Friday, June 03, 2005

May's Inflation is Even Lower

BPS Press Release says:
"May 2003, was marked with 0.21 per cent of inflation. Based on the Consumer Price Index (CPI) calculation in 43 cities, inflation was experienced in 30 cities, while deflation happened in 13 cities. The highest inflation was in Palu (2.31 per cent), whilst the lowest inflation was in Palangkaraya (0.01 per cent). Meanwhile, the biggest deflation was experienced in Padang Sidempuan (-1.09 per cent) and the smallest inflation happened in Bandung and Purwokerto (-0.04 per cent). The inflation was contributed by the increase in the prices of some goods and services groups as follows: prepared food, beverages, and tobacco products (0.01 per cent), housing (0.76 per cent), clothing (0.35 per cent), health (0.81 per cent), education, recreation and sports remained stable (0.00 per cent) and transportation & communication (0.03 per cent). Meanwile, unprepared food experienced a decrease as high as minus 0.28 per cent".
So, what do you say about the "terrifying impact of BBM price hike on inflation rate" now?

Meanwhile, some economists claim that BPS growth report is misleading. Since "it does not take unemployment into account" and "the fact is, consumption has been decreasing; why would then we have high growth?". Since when, we put un-employment into growth accounting? Since when, GDP is just consumption?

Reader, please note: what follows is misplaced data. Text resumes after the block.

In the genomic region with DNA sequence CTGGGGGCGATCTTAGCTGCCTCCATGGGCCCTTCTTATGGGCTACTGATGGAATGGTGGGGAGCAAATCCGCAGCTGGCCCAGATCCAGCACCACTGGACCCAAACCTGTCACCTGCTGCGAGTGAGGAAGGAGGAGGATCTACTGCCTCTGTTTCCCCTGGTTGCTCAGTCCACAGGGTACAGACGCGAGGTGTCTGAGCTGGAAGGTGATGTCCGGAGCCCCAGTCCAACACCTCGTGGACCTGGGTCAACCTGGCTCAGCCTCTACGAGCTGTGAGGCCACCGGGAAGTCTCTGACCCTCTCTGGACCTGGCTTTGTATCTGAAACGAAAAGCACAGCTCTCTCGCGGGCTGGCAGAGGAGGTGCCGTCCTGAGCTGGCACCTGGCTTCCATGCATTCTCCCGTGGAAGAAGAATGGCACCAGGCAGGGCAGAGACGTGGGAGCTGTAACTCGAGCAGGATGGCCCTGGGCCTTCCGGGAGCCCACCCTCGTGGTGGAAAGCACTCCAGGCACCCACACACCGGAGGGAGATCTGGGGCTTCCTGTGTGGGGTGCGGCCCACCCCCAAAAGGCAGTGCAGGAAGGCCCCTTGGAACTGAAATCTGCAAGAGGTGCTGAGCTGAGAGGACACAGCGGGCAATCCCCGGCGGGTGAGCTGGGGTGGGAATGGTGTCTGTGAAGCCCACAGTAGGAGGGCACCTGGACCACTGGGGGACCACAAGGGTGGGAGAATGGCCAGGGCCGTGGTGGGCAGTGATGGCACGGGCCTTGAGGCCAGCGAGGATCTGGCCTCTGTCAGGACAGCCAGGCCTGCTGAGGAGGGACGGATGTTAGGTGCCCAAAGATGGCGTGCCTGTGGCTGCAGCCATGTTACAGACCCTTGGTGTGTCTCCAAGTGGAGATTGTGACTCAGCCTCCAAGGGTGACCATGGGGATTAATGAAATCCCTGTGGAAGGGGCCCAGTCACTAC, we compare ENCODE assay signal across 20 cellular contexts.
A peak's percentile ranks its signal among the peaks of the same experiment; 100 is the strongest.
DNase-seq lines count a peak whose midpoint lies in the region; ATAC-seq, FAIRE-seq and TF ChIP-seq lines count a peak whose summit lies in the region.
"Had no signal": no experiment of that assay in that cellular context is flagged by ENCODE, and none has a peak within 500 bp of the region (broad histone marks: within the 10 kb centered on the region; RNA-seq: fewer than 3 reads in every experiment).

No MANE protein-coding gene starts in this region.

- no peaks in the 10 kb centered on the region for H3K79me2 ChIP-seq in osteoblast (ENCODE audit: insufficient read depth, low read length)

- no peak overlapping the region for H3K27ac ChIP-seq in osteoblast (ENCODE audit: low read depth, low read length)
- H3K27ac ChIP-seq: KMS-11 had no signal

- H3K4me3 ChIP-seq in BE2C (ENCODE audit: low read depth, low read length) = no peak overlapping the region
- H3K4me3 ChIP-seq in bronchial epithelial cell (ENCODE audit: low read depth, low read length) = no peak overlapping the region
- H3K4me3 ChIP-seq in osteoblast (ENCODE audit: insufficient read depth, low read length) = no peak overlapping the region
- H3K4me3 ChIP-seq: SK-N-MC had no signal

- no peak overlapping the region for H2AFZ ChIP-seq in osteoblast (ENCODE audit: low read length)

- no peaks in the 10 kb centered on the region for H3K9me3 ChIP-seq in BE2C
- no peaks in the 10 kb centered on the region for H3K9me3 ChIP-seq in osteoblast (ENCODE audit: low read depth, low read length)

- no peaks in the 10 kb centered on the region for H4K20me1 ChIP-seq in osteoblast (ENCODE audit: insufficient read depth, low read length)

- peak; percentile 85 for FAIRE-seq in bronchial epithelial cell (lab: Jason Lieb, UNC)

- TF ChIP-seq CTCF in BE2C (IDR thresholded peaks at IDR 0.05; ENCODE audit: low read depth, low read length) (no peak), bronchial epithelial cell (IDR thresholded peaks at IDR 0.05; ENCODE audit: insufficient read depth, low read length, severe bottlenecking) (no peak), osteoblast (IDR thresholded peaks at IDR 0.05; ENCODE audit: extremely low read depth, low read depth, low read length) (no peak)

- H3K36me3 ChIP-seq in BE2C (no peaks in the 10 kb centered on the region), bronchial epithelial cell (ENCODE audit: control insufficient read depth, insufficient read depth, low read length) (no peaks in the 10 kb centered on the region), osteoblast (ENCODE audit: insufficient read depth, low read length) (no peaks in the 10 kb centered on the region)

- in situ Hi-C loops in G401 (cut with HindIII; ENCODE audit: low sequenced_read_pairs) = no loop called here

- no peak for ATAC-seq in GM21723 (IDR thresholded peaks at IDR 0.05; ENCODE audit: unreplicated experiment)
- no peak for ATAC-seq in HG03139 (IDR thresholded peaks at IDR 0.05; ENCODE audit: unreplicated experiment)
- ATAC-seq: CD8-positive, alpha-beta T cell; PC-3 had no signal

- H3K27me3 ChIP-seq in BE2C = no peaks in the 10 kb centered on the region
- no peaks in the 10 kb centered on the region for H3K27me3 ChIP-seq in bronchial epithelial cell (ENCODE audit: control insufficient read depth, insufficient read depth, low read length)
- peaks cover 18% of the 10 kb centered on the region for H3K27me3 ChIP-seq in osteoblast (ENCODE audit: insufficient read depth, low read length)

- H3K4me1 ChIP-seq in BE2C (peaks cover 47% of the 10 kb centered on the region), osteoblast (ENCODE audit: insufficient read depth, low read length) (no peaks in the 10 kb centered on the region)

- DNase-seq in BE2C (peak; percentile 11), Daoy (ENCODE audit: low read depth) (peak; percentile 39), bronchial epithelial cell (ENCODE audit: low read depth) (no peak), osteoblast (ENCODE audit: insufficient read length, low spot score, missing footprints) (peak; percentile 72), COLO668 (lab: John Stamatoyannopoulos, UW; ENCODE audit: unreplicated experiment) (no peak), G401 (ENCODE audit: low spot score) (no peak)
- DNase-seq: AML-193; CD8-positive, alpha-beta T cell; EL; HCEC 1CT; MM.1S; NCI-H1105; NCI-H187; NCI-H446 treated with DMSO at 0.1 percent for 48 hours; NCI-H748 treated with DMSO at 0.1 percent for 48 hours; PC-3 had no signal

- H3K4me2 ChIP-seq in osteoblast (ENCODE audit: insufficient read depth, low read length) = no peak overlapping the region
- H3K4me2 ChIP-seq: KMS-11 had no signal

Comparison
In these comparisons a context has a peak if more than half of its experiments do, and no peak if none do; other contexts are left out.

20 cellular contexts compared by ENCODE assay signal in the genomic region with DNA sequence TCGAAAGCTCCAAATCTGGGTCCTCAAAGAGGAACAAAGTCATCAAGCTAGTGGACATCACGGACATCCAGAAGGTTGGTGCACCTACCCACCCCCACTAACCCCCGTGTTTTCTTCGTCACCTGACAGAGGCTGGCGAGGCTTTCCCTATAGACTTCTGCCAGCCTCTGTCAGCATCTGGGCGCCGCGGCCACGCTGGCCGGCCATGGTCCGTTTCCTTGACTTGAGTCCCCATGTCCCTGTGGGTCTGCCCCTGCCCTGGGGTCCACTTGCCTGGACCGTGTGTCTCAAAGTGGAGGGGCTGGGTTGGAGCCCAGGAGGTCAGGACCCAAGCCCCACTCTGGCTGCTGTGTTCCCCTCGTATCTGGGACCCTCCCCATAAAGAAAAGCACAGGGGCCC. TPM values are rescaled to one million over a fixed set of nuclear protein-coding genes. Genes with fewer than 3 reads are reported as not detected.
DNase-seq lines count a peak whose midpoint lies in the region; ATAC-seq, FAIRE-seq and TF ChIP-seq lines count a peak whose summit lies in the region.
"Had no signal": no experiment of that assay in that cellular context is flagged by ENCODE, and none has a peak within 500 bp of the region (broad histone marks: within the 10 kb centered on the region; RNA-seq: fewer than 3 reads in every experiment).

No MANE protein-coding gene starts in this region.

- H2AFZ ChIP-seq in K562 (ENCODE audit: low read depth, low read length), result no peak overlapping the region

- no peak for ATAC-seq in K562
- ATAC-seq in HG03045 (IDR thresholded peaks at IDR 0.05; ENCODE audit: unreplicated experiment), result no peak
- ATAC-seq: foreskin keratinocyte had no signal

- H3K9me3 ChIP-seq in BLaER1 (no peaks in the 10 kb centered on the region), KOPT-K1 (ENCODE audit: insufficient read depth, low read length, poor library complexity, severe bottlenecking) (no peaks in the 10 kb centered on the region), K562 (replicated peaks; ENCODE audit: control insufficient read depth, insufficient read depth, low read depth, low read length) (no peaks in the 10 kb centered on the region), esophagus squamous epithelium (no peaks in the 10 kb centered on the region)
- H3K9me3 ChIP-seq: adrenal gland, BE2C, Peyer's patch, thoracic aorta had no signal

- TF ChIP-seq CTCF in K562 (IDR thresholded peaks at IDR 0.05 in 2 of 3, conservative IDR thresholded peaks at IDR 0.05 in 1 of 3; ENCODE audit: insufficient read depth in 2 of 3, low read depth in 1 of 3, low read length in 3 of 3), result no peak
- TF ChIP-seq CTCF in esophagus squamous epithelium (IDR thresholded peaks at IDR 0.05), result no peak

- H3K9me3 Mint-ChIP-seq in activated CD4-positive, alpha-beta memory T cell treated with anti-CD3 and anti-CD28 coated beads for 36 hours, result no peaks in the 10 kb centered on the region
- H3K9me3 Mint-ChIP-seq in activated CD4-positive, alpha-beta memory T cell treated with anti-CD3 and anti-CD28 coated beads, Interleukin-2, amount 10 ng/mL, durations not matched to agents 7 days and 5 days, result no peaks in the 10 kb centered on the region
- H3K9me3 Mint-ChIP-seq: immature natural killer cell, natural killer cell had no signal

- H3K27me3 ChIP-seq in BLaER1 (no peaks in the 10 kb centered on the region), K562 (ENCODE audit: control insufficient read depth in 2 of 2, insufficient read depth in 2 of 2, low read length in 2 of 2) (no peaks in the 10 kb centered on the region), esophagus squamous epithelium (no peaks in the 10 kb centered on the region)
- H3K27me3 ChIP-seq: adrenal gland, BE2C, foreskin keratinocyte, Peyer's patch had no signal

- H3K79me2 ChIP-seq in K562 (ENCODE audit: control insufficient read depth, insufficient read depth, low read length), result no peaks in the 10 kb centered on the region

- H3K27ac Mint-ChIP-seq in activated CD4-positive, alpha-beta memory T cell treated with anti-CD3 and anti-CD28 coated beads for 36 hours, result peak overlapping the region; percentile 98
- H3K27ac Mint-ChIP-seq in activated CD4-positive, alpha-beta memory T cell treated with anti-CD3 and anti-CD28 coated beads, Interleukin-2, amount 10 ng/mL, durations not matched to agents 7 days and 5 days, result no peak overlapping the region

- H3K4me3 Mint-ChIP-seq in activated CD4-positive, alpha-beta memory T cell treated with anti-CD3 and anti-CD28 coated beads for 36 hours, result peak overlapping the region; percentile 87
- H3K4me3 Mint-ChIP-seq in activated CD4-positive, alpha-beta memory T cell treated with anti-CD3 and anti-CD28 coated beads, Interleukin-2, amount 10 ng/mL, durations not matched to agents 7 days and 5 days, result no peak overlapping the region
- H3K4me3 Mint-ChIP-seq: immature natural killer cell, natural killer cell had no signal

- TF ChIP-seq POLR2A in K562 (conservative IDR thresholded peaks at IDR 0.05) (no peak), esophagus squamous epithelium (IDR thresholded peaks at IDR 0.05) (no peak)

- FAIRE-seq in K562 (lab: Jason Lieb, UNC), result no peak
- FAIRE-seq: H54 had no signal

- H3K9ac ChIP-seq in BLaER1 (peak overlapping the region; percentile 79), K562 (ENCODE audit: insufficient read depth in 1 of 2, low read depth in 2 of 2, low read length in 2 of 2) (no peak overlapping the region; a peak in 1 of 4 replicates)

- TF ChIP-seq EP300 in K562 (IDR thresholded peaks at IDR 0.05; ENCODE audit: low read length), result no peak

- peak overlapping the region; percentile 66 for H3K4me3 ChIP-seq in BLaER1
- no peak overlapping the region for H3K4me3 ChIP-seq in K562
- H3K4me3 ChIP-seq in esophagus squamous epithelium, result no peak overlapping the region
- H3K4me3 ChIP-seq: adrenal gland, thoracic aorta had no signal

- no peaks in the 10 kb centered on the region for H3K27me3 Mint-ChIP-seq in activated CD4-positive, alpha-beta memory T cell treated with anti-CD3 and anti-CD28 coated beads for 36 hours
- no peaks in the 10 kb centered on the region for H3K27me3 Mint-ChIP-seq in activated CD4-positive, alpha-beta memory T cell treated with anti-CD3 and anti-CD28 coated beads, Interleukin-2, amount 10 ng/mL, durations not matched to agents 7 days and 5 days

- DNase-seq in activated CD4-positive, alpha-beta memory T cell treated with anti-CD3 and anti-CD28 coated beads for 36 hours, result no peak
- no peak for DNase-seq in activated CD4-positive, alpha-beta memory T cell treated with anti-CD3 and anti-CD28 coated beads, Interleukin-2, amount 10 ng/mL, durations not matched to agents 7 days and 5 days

Wednesday, June 01, 2005

NR&Env Econ Exam

Technical Note: A friend who uses Internet Explorer told me that this post had weird notation. It was meant to be a footnote. I work with Mozilla Firefox and I don't see weird stuff coming out from my footnote numbering. But, as many of you still use IE, I now have "fixed" the problem by changing the number into an asterisk. My suggestion, however, STOP USING INTERNET EXPLORER! GET MOZILLA!

The Natural Resource and Environment Economics, final exam last week. This is somewhat a watered-down version of the mid-term --which turned out not to be very rewarding.

  1. What do we mean by efficient allocation of scarce water? Do you think we in Indonesia have allocated the water efficiently? Why? Do you have suggestion on how we should manage water use in Indonesia?
  1. What do you think of the “Global Scarcity Hypothesis”? Does it make sense? Why or why not?
  1. Should we privatize our forests? Why or why not? (For either case, please provide an economic argument, not a romantic one *).
  1. Explain again, why maximum sustainable yield can be a bad target for fish catching if the objective is to conserve the fish?
  1. Give me one reason why the government should intervene in supplying water. Elaborate on that. If you don’t think there is any single reason, argue.
*) Though, I’m not saying economics/economist can not be romantic!